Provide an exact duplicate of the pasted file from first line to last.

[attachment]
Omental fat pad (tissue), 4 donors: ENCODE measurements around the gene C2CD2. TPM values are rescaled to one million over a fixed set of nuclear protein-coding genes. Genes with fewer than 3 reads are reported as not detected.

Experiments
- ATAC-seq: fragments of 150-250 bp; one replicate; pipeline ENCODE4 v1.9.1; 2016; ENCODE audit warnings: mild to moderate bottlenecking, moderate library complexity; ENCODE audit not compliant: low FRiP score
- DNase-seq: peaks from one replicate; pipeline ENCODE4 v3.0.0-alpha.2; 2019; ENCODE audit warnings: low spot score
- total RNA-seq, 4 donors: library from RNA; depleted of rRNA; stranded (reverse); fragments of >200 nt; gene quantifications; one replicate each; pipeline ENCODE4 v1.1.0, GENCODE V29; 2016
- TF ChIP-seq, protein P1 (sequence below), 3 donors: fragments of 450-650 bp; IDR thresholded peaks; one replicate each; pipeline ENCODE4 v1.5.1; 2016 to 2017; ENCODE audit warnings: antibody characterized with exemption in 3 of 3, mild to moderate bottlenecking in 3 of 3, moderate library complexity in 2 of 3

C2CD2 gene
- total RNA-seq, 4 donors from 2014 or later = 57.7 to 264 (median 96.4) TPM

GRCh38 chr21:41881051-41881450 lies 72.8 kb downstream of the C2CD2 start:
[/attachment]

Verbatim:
Omental fat pad (tissue), 4 donors: ENCODE measurements around the gene C2CD2. TPM values are rescaled to one million over a fixed set of nuclear protein-coding genes. Genes with fewer than 3 reads are reported as not detected.

Experiments
- ATAC-seq: fragments of 150-250 bp; one replicate; pipeline ENCODE4 v1.9.1; 2016; ENCODE audit warnings: mild to moderate bottlenecking, moderate library complexity; ENCODE audit not compliant: low FRiP score
- DNase-seq: peaks from one replicate; pipeline ENCODE4 v3.0.0-alpha.2; 2019; ENCODE audit warnings: low spot score
- total RNA-seq, 4 donors: library from RNA; depleted of rRNA; stranded (reverse); fragments of >200 nt; gene quantifications; one replicate each; pipeline ENCODE4 v1.1.0, GENCODE V29; 2016
- TF ChIP-seq, protein P1 (sequence below), 3 donors: fragments of 450-650 bp; IDR thresholded peaks; one replicate each; pipeline ENCODE4 v1.5.1; 2016 to 2017; ENCODE audit warnings: antibody characterized with exemption in 3 of 3, mild to moderate bottlenecking in 3 of 3, moderate library complexity in 2 of 3

C2CD2 gene
- total RNA-seq, 4 donors from 2014 or later = 57.7 to 264 (median 96.4) TPM

GRCh38 chr21:41881051-41881450 lies 72.8 kb downstream of the C2CD2 start: